Fed Chairman Goolsbee says he was 'confused' by last week's market reaction

A Federal Reserve official said Monday that the market may have misunderstood the central bank’s intended message last week after stocks and bonds rose sharply.

The Fed voted last week to keep interest rates stable again, and its updated forecasts showed three rate cuts are expected in 2024. This led to a rally in stocks and bonds, with the Dow Jones Industrial Average jumping to a record high.

“It doesn’t matter what you say or what the chairman says. It’s about what they heard and what they wanted to hear,” Chicago Fed President Austan Goolsbee said on CNBC’s “Squawk Box.” “I was a bit confused – was the market just assuming what we expected it to do?”

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The Dow hit a record high last week.

The Fed chairman also rejected the idea that the Fed is actively planning a series of interest rate cuts.

“We do not debate speculatively about specific policies about the future. We are voting on this meeting,” he said.

Trading in the options market implies that traders see 3.75% to 4.00% as the most likely range for the Fed’s key interest rate at the end of 2024, according to the CME FedWatch Tool. That would be a cut six quarter points below the Fed’s current interest rate, or double what was projected in the central bank’s summary of economic forecasts.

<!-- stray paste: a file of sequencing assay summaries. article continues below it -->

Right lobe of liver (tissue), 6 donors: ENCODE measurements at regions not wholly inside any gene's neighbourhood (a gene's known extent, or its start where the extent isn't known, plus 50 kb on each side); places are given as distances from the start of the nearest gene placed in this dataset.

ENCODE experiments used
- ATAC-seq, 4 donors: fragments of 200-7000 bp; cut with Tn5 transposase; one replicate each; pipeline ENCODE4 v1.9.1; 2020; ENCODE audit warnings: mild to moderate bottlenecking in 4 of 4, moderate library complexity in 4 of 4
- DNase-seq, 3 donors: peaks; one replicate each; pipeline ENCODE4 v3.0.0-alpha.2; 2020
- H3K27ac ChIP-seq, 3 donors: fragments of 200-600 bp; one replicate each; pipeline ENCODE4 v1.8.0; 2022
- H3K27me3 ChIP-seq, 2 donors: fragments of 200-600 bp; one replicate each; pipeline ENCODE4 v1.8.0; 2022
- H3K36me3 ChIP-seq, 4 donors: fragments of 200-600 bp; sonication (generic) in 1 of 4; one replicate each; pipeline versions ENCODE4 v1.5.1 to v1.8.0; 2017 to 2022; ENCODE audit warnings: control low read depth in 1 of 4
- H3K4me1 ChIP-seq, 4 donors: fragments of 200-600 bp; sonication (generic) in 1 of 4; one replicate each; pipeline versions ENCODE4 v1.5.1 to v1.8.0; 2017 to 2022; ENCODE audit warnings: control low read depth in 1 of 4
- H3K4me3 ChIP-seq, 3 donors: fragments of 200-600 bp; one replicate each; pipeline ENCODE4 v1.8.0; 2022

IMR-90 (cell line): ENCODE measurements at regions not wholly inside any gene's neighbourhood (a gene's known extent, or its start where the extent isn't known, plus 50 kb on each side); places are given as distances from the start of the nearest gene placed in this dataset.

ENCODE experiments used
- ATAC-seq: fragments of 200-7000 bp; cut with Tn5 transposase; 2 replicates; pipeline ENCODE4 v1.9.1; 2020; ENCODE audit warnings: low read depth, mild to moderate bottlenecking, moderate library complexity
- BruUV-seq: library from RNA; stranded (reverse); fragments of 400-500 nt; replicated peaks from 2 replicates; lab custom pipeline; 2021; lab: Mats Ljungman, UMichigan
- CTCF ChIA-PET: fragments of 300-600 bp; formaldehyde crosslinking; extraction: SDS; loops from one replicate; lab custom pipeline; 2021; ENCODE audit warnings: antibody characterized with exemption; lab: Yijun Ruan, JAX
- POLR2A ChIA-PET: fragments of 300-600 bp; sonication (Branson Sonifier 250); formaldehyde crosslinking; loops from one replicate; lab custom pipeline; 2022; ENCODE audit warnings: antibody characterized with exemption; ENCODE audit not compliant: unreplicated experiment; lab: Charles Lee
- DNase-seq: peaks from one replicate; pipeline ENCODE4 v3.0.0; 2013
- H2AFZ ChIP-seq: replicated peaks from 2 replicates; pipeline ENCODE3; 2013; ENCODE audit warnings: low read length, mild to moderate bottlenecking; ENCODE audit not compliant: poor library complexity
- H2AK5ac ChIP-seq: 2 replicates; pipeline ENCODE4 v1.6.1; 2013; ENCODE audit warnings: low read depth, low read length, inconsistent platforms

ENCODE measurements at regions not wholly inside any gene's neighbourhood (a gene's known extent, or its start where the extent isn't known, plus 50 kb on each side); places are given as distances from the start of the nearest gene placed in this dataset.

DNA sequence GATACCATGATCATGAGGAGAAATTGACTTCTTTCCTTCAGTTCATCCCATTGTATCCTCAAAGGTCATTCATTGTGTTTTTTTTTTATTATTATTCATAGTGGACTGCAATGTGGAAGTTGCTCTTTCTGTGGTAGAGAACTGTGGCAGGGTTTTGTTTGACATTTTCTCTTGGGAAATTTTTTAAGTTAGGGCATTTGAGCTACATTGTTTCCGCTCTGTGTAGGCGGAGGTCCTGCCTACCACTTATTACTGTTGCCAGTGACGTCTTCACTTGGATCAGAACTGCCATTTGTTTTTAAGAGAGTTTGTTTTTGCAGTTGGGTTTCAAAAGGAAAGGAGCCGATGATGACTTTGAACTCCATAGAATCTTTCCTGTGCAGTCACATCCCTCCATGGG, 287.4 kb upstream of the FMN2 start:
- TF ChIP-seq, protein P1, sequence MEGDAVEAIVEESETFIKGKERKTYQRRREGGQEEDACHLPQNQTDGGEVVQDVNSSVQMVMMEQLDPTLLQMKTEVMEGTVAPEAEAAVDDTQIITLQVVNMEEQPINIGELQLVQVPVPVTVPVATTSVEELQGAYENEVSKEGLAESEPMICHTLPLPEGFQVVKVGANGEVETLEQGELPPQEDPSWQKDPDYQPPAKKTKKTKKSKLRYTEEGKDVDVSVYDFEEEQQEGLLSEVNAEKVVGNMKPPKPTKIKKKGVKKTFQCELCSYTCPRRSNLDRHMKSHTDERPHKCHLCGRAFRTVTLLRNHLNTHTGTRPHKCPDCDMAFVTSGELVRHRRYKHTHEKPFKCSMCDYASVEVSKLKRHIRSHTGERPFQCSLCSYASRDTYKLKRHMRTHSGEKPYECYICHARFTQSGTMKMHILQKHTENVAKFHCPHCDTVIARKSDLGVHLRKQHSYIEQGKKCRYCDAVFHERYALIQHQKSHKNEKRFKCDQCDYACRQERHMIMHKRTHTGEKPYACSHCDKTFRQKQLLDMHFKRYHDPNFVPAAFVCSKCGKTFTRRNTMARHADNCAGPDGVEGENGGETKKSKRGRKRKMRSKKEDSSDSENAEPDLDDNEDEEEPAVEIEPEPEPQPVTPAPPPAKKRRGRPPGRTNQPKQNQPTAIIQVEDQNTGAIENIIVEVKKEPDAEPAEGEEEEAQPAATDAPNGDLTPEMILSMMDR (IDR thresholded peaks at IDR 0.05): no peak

Goolsbee did not specifically say that the market prices were wrong, but he did emphasize this difference.

“The market expectation for the number of rate cuts is greater than the SEP forecast,” Goolsbee said.

Goolsbee isn’t the only Fed official to downplay the meeting amid the market rally. New York Fed President John Williams said on CNBC’s “Squawk Box” on Friday that “we’re not really talking about rate cuts right now.”


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